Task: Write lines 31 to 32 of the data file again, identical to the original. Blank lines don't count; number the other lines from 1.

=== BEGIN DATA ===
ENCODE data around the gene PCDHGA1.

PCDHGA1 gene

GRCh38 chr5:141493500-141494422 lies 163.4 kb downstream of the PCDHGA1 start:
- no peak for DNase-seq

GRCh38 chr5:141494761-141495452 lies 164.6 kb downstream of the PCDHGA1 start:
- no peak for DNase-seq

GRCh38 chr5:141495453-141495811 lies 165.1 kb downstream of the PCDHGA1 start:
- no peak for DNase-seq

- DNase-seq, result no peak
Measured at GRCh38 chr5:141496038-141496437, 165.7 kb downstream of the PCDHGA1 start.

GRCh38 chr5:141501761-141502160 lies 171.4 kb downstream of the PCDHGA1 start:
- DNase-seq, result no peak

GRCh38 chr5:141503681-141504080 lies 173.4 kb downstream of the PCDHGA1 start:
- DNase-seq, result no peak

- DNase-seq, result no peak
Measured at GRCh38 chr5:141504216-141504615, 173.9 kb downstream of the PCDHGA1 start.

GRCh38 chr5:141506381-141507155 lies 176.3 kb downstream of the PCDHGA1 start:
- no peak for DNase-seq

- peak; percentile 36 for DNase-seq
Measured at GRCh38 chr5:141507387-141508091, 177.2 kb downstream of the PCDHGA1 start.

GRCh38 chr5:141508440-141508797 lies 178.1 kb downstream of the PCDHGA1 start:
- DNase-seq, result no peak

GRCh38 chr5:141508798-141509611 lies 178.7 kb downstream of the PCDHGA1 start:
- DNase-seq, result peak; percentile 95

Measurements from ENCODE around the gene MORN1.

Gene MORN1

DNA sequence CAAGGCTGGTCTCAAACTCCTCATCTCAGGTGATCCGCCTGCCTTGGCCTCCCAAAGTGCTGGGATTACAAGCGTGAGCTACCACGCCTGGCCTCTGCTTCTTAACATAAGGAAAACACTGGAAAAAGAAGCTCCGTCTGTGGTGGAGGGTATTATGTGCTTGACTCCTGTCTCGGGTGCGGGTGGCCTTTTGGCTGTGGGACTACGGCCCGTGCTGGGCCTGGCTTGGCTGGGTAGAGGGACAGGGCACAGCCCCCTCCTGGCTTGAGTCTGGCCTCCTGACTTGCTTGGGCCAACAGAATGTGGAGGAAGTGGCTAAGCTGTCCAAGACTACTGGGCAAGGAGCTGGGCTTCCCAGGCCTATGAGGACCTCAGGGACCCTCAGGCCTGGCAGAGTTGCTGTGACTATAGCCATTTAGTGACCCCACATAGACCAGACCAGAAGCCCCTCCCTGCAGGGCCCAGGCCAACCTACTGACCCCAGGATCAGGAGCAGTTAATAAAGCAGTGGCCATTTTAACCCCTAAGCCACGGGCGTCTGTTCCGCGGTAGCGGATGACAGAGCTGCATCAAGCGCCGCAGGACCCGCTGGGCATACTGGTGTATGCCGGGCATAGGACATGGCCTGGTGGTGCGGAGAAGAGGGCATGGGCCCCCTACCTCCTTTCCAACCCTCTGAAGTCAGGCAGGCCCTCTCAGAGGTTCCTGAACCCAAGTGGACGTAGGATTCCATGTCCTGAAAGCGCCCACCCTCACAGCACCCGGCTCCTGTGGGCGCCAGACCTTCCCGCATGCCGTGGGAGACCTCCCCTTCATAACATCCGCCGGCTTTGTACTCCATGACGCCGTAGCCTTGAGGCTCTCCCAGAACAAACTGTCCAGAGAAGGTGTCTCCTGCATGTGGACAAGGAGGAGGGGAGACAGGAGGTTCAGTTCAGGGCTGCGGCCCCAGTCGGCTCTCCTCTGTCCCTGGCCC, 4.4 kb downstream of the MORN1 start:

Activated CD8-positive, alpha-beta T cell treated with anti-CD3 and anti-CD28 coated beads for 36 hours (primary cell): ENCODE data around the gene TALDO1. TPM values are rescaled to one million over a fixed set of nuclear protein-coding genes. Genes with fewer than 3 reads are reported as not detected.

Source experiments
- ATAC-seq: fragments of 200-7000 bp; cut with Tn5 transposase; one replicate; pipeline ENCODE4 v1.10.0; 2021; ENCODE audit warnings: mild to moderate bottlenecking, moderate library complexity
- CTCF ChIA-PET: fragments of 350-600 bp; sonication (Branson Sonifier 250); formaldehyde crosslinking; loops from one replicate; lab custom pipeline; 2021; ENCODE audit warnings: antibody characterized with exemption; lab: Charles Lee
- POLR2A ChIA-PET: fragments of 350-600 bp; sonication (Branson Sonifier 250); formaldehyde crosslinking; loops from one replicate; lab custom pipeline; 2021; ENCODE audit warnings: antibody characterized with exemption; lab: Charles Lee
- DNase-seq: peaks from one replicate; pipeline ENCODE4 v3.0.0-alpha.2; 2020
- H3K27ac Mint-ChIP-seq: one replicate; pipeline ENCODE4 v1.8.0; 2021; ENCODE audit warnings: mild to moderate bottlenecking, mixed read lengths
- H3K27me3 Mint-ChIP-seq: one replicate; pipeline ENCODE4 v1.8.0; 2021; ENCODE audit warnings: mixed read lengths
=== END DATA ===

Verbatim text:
- CTCF ChIA-PET: fragments of 350-600 bp; sonication (Branson Sonifier 250); formaldehyde crosslinking; loops from one replicate; lab custom pipeline; 2021; ENCODE audit warnings: antibody characterized with exemption; lab: Charles Lee
- POLR2A ChIA-PET: fragments of 350-600 bp; sonication (Branson Sonifier 250); formaldehyde crosslinking; loops from one replicate; lab custom pipeline; 2021; ENCODE audit warnings: antibody characterized with exemption; lab: Charles Lee